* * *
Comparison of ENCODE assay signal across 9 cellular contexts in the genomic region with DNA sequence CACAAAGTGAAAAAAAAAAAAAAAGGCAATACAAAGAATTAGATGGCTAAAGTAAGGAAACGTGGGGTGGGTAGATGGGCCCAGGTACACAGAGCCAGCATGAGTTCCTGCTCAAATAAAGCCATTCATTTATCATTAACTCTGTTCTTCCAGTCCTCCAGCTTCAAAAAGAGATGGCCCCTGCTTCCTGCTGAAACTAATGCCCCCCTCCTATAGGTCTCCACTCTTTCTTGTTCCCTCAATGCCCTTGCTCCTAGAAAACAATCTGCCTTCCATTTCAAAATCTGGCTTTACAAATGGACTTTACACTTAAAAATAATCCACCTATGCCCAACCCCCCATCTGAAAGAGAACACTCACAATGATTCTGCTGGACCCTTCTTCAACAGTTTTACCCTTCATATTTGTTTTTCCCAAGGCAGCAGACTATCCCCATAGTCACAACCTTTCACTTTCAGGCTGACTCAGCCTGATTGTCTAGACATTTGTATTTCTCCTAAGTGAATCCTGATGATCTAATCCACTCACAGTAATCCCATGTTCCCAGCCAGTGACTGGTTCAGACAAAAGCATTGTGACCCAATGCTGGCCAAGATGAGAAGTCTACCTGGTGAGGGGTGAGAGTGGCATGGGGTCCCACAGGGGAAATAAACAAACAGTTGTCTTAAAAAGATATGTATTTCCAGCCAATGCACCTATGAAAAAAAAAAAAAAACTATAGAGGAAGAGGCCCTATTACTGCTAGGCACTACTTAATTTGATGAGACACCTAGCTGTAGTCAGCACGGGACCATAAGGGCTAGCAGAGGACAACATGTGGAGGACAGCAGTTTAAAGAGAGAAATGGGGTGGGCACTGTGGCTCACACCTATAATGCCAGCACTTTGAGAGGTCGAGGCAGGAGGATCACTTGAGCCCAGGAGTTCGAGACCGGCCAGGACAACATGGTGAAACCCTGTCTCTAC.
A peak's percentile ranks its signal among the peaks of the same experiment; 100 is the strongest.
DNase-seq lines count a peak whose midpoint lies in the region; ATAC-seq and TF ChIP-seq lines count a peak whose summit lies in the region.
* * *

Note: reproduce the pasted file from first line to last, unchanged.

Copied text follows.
Comparison of ENCODE assay signal across 9 cellular contexts in the genomic region with DNA sequence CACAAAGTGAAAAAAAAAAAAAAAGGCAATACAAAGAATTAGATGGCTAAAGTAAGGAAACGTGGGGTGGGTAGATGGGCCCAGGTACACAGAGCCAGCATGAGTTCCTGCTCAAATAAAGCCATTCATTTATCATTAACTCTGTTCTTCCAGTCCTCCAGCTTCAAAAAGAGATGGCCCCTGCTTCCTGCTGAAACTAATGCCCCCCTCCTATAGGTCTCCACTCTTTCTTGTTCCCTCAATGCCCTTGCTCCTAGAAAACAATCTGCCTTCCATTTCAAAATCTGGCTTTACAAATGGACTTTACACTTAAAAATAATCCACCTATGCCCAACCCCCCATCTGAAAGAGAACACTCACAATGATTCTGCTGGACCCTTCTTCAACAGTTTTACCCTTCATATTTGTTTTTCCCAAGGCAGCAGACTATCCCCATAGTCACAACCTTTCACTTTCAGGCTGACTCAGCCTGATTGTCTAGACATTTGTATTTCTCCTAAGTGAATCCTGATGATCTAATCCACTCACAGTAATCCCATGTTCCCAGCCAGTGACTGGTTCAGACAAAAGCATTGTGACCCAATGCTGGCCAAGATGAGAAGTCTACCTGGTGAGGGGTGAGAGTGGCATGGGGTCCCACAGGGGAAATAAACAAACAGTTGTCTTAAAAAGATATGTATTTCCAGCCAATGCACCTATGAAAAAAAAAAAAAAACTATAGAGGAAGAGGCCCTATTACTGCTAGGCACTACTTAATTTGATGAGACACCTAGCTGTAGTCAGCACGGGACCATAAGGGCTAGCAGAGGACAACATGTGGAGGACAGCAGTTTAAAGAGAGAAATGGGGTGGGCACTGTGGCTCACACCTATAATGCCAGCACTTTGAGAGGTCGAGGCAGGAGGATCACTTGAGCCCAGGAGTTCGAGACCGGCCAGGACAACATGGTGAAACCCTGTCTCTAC.
A peak's percentile ranks its signal among the peaks of the same experiment; 100 is the strongest.
DNase-seq lines count a peak whose midpoint lies in the region; ATAC-seq and TF ChIP-seq lines count a peak whose summit lies in the region.